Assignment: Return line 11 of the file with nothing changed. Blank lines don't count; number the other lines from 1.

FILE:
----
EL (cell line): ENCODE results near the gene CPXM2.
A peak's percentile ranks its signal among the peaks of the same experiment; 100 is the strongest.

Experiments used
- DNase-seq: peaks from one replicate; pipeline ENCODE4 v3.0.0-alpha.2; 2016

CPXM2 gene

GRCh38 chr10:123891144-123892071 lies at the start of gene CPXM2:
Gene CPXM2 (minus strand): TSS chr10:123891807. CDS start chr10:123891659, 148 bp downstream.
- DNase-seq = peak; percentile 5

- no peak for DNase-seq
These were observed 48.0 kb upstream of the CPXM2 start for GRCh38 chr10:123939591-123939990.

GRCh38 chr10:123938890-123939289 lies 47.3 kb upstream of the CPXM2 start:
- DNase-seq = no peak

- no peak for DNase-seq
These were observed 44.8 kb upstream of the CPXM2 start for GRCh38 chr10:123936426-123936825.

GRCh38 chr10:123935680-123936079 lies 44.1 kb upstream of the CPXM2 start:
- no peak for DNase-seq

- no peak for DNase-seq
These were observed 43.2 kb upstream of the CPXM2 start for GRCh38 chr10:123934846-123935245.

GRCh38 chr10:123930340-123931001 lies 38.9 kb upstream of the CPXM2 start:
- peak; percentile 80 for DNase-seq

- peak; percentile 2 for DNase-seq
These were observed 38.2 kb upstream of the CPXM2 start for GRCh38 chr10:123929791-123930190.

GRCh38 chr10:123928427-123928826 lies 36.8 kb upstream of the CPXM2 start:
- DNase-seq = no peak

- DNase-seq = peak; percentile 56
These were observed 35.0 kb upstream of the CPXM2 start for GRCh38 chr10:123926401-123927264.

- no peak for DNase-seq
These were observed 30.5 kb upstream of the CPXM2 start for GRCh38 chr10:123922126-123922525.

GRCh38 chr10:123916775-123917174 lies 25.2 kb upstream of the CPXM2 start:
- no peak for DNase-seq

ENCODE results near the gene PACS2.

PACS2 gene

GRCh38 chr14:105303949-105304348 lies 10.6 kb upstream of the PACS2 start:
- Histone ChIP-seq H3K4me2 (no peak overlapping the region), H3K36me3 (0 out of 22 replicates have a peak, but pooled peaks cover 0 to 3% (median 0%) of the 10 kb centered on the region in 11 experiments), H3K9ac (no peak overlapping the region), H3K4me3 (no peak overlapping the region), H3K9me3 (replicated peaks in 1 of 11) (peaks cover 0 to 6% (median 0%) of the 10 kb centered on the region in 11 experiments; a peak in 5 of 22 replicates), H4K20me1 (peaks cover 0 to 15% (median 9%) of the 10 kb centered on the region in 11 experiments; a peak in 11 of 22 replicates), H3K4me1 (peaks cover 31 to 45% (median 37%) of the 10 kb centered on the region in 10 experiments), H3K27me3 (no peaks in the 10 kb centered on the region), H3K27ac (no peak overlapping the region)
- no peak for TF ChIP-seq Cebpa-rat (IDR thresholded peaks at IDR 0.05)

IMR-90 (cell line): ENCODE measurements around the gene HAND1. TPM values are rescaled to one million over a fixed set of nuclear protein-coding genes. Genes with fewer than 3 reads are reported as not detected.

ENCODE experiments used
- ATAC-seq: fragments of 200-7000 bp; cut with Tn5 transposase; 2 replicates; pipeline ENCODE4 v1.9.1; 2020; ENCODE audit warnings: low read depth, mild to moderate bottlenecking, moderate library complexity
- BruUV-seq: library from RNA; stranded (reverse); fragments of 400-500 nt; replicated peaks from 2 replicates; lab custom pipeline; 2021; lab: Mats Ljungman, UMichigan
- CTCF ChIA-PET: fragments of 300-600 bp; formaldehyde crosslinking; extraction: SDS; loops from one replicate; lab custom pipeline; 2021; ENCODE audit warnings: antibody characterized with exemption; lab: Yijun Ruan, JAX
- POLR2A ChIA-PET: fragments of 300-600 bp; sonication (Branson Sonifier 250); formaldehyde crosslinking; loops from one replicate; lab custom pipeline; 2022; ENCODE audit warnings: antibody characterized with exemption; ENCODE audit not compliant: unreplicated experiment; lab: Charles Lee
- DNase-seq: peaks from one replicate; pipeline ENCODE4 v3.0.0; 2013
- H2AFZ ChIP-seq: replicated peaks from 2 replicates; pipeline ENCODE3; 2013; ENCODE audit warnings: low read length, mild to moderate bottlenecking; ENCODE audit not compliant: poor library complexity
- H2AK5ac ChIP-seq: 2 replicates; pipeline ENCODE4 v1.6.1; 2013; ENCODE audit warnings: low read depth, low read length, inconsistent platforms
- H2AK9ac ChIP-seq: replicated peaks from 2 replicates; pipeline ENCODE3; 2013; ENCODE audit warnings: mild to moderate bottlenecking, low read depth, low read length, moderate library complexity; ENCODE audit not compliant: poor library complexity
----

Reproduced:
GRCh38 chr10:123938890-123939289 lies 47.3 kb upstream of the CPXM2 start: